III. HOTELS AND PENSIONS.
most convenient coin, especially for N. Italy. German florins
(2 fr. 15 c), in the larger towns and hotels of the N. and E. of
Switzerland, are exchanged for 2 fr. 10 c., dollars (3 fr. 75 c.)
for 3 fr. 70 c. English sovereigns (25 fr.) and banknotes are
received at the full value at all the principal hotels and towns in
Switzerland and N. Italy. The circular notes of lOi., issued by
many of the English banks, are recommended as a safe and con¬
venient form for transporting large sums.
III. Hotels and Pensions.
Hotels may be said to be a specialty of Switzerland. The
modern establishments at Bern, Geneva, Vevay, Zurich, Lucerne,
and Interlaken are models of organisation on a most extensive
scale. The smaller inns are often equally well conducted, and
indeed in French and German Switzerland a really bad hotel is
rarely met with.
The ordinary charges in the first-class hotels are: bedroom
2 fr. and upwards, table d'hote without wine at 1 o'clock 3—4 fr.,
at 4 o'clock or later 4—5 fr.; breakfast (tea or coffee, bread,
butter, and honey) l'/a fr. in the public room, 2 fr. in the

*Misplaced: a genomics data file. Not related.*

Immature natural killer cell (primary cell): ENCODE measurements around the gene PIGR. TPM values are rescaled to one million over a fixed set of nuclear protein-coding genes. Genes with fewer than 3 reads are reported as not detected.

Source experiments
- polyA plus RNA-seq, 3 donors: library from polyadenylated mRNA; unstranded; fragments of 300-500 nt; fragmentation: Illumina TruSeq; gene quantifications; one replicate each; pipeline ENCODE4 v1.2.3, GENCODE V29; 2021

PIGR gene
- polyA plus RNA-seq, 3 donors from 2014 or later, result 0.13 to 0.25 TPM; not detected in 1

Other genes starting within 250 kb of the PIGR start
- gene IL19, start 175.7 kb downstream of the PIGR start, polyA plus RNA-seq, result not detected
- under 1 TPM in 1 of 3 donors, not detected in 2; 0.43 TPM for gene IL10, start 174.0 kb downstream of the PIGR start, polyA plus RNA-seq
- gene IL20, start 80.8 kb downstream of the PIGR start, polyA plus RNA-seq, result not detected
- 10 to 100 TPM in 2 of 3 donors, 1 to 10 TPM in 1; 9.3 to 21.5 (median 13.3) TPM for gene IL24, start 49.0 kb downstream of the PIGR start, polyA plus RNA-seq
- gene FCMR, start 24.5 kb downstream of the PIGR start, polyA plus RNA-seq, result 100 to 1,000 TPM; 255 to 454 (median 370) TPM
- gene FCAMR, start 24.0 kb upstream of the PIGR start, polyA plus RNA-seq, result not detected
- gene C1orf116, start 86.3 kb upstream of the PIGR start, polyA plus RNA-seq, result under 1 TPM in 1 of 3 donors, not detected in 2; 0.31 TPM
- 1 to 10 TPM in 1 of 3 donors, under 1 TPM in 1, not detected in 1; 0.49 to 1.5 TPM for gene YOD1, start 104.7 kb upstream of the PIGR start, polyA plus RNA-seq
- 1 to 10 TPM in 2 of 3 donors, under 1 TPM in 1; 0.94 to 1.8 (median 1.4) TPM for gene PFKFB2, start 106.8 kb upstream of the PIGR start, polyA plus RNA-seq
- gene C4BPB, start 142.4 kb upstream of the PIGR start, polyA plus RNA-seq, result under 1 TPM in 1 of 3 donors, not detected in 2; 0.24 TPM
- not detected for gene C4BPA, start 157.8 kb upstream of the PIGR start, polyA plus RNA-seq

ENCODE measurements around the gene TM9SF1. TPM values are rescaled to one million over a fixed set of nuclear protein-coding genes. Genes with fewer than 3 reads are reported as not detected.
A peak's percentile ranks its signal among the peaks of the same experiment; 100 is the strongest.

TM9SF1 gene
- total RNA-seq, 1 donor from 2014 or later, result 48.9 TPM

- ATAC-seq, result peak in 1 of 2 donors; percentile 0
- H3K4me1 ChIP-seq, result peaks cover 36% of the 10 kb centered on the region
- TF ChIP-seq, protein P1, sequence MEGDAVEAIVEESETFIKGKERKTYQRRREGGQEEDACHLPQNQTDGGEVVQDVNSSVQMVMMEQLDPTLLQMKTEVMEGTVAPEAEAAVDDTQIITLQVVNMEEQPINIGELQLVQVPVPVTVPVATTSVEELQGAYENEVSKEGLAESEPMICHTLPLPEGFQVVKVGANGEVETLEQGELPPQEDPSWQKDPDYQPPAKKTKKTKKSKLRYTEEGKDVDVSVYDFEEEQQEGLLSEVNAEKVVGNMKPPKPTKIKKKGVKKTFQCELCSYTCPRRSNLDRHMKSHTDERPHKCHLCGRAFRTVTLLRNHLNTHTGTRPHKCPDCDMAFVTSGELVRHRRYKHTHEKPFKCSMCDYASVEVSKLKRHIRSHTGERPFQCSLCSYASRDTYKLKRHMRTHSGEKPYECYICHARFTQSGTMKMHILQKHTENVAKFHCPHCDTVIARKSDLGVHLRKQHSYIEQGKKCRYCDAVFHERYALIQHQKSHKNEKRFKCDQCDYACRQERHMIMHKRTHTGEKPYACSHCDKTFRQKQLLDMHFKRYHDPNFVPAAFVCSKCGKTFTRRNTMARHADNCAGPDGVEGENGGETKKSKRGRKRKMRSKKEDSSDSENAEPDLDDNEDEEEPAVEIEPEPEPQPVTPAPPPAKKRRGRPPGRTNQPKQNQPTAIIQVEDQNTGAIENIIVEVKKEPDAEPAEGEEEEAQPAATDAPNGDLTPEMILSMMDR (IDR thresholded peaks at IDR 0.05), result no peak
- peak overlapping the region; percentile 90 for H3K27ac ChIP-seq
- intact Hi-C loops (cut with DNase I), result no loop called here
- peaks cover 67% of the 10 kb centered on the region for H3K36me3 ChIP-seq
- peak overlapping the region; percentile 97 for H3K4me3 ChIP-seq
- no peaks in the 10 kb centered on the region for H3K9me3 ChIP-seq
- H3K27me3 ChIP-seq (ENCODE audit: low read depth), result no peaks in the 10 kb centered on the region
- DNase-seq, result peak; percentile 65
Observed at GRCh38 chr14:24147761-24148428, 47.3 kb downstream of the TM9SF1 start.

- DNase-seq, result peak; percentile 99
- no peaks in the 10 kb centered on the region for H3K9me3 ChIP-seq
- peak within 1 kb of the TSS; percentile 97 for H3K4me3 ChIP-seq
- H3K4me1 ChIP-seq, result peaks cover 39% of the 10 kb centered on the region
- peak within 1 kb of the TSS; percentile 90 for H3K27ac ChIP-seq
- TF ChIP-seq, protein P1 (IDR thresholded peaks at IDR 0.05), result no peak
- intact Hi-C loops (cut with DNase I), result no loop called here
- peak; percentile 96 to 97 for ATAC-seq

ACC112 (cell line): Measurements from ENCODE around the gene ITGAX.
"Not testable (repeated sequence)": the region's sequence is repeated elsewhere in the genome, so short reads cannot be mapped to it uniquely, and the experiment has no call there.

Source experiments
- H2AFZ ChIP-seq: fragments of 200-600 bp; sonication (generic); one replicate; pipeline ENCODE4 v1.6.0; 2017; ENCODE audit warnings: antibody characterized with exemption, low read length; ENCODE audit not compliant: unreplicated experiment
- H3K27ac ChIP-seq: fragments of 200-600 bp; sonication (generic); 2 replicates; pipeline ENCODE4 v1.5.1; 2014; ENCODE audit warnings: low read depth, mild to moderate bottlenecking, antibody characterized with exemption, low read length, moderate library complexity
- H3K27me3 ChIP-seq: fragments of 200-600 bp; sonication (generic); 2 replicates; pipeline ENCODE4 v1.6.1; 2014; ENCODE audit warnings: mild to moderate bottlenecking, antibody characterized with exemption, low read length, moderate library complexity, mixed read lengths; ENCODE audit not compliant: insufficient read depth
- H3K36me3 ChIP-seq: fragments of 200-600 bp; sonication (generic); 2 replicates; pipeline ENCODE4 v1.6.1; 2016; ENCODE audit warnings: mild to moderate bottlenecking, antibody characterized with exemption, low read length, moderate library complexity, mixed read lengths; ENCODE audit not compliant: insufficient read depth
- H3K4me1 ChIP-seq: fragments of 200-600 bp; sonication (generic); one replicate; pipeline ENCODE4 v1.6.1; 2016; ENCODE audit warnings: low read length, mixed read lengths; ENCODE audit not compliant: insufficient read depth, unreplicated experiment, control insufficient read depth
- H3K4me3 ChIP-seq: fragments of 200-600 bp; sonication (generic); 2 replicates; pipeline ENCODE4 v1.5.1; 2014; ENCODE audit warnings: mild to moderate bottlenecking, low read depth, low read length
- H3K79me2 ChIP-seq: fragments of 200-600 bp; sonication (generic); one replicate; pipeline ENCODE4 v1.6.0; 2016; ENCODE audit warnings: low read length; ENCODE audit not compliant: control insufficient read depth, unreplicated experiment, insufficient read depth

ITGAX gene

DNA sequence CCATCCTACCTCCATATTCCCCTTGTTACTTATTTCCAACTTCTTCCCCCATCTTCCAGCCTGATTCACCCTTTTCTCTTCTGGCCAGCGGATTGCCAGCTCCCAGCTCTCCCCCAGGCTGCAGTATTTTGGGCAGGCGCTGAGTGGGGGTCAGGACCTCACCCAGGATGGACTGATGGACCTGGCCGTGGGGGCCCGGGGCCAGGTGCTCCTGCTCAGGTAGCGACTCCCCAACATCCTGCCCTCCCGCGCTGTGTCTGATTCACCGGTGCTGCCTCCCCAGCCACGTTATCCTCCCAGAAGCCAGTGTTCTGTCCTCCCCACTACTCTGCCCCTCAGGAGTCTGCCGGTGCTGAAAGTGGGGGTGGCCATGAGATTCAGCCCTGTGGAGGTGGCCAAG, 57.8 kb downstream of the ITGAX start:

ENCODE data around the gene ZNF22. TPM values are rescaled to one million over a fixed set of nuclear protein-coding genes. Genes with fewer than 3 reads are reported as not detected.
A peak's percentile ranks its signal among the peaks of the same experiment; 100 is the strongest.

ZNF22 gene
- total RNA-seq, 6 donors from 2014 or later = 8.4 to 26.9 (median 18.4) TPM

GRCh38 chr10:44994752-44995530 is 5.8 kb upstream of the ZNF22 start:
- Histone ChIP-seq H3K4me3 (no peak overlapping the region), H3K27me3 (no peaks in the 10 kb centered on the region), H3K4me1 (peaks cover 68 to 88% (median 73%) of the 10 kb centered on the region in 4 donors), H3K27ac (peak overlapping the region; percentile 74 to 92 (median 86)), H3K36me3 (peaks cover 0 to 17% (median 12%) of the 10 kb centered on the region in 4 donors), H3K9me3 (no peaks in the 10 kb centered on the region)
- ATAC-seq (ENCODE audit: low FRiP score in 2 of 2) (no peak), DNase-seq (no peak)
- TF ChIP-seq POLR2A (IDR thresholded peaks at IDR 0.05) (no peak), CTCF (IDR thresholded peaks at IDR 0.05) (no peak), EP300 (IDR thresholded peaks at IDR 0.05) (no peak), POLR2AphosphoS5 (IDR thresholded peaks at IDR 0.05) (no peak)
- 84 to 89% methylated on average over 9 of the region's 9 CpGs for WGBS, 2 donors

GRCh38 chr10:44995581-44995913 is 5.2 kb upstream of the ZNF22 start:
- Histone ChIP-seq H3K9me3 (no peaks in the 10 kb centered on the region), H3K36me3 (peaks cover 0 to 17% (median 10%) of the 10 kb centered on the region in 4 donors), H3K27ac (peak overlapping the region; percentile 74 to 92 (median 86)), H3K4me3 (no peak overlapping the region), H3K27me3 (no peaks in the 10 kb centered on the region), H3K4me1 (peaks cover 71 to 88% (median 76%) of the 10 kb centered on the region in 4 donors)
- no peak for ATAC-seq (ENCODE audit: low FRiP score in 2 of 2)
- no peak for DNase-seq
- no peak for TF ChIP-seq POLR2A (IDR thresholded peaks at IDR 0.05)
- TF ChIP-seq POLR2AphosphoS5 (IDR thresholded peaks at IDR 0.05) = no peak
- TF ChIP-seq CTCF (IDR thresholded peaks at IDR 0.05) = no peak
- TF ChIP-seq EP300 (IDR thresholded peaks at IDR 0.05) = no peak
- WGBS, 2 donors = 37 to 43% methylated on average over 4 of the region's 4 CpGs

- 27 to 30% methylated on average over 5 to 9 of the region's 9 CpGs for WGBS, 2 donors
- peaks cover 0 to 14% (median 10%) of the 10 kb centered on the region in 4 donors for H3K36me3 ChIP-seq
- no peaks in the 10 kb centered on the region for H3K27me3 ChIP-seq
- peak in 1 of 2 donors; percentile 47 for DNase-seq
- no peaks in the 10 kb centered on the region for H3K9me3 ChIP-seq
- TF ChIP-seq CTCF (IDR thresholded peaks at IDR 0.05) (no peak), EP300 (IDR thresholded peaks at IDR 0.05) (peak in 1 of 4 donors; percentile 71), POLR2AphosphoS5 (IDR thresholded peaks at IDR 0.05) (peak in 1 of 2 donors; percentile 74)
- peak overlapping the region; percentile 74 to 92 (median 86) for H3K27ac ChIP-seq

traveller's apartment; candles 1 fr., service 1 fr.; supper gener¬
ally a la carte. (Abbreviations, see p. XLII.)
At the second-class inns the average charges are: bedroom
l'/2 fr-> breakfast 1 fr., table d'hote 2—3 fr. , service discre¬
tionary, and no charge for 'bougies'. At the large hotels the
best accommodation is generally reserved for families, while the
solitary traveller is consigned to the inferior rooms at equally
It should be borne in mind that the estimation in which hotels
are held varies very much with the temperament of the visitors
themselves. Some are more exacting than others, give orders
totally at variance with the customs of the country, and express
great dissatisfaction if their wishes are not immediately complied
with; others travel with a superabundance of luggage, which is
often apt to embitter their enjoyment; and there is also a
numerous class whose ignorance of foreign languages causes them
frequent embarrassment and discomfort.
In the dull season (October to June) many hotels aie con¬
verted into 'Pensions' or boarding-houses, in which guests are
received by the week on terms ranging from 3 to 8 fr. per diem.
This charge comprises bedroom, breakfast, table d'hote without
wine, and supper (tea, bread and butter, and cold meat); attend¬
ance about 5 fr. per month. Pensions for the reception of
summer visitors abound in the neighbourhood of Lucerne, Geneva,
Interlaken, and many other parts of Switzerland.